Staying on task at International CES can be something of a challenge. There's the swirling mass of tech reporters, the company representatives vying for your attention, and the onslaught of gadgets, flashing lights, and noise. And all of this is set to the soundtrack of Las Vegas's ubiquitous slot machines, a choir of cacophonous beeping and blinking that will echo around your brain until you can think of nothing else but the clink, clink, clink of coins splashing around the...
I seem to have lost my train of thought.
[email protected] is ready to come to the aid of the easily distracted masses. The company is in Las Vegas this week to show off its new music service aimed at helping people stay focused whenever they're studying, working, or reading.
Here's how Sariah Sizemore, a quality assurance engineer for [email protected], explained it to me: Most people are able to maintain their focus for 20, maybe 30 minutes, before their attention begins to wane. [email protected]'s service plays music that keeps your mind from wandering. At about 20 minutes, as your brain gets used to the music and starts to tune things out--a process [email protected] calls "habituation"--adaptive audio techniques kick in to help maximize your concentration. The graph below illustrates that process.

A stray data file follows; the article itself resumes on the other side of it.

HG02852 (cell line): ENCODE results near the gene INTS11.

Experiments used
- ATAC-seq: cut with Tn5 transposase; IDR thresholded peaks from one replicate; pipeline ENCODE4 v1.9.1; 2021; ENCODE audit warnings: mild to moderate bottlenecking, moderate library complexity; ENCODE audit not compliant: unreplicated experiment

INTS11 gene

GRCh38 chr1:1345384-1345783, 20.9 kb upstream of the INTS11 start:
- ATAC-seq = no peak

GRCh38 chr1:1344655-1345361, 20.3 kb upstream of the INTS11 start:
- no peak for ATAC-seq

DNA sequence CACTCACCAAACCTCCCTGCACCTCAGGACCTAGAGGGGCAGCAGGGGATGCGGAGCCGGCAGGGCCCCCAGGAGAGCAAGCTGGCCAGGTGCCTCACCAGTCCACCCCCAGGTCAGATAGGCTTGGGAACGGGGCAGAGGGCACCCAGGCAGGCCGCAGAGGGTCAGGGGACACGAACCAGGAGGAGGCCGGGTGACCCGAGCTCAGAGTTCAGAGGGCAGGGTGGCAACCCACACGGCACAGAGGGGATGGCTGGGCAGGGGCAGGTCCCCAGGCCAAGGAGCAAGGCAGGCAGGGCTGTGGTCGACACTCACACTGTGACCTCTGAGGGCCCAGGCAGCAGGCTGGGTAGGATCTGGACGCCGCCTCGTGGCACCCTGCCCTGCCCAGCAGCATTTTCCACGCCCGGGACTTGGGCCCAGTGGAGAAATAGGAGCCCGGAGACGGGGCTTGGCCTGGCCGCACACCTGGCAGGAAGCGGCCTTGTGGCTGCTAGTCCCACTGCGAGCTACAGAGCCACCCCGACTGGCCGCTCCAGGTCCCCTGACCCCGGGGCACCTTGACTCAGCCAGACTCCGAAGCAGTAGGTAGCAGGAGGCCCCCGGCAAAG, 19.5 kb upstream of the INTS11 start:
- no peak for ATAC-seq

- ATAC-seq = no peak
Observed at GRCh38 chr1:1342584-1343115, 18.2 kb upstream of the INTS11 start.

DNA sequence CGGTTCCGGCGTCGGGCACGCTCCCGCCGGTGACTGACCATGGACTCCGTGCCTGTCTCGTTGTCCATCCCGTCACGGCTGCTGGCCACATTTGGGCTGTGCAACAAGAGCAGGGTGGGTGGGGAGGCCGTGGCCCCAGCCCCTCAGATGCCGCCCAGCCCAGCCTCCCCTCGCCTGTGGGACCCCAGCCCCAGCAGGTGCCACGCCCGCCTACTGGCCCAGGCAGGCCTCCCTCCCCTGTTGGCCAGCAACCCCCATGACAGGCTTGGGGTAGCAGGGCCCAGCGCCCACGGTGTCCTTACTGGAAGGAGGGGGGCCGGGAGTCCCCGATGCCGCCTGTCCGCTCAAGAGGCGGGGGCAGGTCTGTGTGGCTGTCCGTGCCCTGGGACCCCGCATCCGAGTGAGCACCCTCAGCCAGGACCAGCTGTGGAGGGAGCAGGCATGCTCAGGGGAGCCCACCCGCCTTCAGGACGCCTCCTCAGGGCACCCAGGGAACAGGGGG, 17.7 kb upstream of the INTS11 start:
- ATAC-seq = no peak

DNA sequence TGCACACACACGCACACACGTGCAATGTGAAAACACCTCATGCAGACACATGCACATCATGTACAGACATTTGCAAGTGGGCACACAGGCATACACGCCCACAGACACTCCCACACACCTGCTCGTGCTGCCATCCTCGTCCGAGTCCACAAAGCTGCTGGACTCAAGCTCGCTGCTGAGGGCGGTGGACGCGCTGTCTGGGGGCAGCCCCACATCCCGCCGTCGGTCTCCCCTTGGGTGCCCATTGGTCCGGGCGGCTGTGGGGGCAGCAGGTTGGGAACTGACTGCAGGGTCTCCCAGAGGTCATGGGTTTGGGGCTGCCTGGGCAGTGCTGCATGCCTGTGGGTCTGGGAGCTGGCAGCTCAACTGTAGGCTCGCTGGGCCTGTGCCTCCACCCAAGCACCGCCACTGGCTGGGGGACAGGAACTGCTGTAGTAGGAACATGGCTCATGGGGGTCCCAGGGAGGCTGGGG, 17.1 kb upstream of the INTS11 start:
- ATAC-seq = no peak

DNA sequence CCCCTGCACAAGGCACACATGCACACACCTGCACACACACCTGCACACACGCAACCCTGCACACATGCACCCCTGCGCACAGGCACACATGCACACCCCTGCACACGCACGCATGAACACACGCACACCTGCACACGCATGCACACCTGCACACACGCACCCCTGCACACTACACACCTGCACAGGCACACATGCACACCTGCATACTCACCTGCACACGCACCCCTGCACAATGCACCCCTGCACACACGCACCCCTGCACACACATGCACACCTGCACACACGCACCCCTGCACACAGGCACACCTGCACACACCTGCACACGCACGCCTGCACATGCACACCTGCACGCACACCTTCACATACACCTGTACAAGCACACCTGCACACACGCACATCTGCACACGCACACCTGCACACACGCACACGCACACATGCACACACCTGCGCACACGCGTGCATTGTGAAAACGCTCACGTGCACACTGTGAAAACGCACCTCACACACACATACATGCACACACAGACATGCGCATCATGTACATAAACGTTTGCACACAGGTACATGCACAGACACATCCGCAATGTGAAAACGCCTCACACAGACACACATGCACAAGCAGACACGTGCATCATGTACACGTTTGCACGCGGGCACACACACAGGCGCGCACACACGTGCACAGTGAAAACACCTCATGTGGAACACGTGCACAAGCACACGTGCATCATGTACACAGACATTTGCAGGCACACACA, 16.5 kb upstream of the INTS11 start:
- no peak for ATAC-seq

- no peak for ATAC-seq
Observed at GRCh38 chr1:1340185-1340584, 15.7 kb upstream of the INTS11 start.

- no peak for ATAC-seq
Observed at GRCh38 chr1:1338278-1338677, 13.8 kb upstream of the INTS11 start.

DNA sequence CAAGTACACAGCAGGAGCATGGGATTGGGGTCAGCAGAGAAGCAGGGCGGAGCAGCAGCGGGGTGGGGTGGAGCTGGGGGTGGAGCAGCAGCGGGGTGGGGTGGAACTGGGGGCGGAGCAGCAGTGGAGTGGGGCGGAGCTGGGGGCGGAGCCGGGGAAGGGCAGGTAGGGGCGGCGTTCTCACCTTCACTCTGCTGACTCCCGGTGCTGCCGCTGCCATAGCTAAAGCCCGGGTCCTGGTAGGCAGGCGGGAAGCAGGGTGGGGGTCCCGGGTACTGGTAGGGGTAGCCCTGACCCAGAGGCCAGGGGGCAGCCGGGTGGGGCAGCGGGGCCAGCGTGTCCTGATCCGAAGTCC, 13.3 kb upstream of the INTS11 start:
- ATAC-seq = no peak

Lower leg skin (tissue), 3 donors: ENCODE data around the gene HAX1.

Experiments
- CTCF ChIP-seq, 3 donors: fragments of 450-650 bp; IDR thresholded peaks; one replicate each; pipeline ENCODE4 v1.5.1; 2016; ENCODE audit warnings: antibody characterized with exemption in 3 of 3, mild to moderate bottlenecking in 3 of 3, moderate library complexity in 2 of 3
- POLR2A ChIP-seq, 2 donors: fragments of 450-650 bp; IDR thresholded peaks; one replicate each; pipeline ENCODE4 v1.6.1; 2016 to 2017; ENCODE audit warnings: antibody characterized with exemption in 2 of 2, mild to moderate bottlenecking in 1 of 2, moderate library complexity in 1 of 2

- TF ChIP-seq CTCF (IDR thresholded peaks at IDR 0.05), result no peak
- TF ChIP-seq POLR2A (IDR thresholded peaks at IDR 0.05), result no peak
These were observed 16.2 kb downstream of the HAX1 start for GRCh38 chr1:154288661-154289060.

The bottom line, Sizemore says, is that those 20 minute bursts of focus can extend out to 100 minutes with [email protected] least, in most cases. (It's effective in two of every three people testing [email protected], she notes.) "The music helps sustain the flow of focus," Sizemore added.
The music itself is available in eight channels highlighting different styles, from recognizable genres like classic and jazz to more idiosyncratic choices like spa and uptempo electronic. [email protected] encourages its users to choose a genre they're not necessarily familiar with: "It helps you stay more focused because you're not analyzing the music," Sizemore says.
[email protected] is currently in a beta phase; users in the U.S. can sign up using Facebook, Google, or email. The service is free during beta testing, though [email protected] says it will eventually offer a premium service. (No pricing details have been set yet.) The service is currently Web-based, supporting Chrome on Windows 7, Chrome and Internet Explorer on Windows 8, and all popular Mac browsers; mobile versions are in the works.
For more blogs, stories, photos, and video from the nation's largest consumer electronics show, check out our complete coverage of CES 2013.